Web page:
Aid Dependence and the Quality of Governance: Cross-Country Empirical Tests
Aid dependence can potentially undermine the quality of governance and public sector institutions by weakening accountability, encouraging rent-seeking and corruption, fomenting conflict over control of aid funds, siphoning off scarce talent from the bureaucracy, and alleviating pressures to reform inefficient policies and institutions. Analyses of cross-country data in this paper provide evidence that higher aid levels erode the quality of governance, as measured by indices of bureaucratic quality, corruption, and the rule of law. These findings support the need for donors to develop less costly and less intrusive ways of disseminating state-of-the-art knowledge on public sector reform in developing countries.
To our knowledge, this item is not available for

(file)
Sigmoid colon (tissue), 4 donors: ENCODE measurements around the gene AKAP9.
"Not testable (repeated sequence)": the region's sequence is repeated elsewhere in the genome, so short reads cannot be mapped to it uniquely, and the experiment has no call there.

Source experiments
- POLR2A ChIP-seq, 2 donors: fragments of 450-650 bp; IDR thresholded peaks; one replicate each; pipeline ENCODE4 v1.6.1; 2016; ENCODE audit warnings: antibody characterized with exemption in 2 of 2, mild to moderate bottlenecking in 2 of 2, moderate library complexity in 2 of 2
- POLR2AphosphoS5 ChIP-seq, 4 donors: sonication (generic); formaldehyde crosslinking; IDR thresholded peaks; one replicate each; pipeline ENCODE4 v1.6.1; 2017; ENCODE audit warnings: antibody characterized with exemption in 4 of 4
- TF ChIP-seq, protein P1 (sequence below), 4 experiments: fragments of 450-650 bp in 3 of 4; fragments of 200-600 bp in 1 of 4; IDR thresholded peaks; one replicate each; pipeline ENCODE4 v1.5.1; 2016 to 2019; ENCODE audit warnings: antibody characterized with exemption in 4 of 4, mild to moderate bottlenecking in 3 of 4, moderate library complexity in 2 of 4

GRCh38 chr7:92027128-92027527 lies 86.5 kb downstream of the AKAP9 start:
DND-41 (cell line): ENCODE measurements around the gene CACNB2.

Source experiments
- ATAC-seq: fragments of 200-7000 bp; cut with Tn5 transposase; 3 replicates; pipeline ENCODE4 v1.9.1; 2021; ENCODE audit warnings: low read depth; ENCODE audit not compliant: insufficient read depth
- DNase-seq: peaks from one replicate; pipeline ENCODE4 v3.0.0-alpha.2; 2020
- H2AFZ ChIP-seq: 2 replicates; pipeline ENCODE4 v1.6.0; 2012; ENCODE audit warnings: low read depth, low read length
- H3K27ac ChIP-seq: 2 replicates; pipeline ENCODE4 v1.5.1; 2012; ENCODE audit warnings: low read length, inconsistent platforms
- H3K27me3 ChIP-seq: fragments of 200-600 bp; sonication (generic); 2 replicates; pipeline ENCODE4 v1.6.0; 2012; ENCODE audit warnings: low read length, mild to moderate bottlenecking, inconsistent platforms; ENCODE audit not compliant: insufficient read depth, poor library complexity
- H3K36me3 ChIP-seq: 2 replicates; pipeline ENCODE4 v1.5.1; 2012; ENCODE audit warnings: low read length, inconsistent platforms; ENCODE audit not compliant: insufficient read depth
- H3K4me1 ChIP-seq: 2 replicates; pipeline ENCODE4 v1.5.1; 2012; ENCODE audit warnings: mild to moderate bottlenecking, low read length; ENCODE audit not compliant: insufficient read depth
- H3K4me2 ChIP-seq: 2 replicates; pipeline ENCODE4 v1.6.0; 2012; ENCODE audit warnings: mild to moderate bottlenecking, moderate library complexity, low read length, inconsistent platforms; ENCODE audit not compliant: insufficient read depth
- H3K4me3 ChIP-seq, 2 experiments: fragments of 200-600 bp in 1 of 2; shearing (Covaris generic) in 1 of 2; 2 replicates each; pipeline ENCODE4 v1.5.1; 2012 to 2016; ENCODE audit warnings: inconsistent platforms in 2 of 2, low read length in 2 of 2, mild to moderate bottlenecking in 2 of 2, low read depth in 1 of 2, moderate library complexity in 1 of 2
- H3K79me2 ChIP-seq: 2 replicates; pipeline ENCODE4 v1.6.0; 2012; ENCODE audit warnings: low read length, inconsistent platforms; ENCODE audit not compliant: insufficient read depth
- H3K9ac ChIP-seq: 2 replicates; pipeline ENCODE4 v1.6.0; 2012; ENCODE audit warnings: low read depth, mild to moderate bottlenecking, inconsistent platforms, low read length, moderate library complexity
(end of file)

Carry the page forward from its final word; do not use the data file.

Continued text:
download. To find whether it is available, there are three
1. Check below under "Related research" whether another version of this item is available online.
2. Check on the provider's web page whether it is in fact available.
3. Perform a search for a similarly titled item that would be available.
Volume (Year): 68 (2001)
Issue (Month): 2 (October)
|Contact details of provider:|| Web page: http://www.southerneconomic.org/|
More information through EDIRC
When requesting a correction, please mention this item's handle: RePEc:sej:ancoec:v:68:2:y:2001:p:310-329. See general information about how to correct material in RePEc.
For technical questions regarding this item, or to correct its authors, title, abstract, bibliographic or download information, contact: (Laura Razzolini)
If references are entirely missing, you can add them using this form.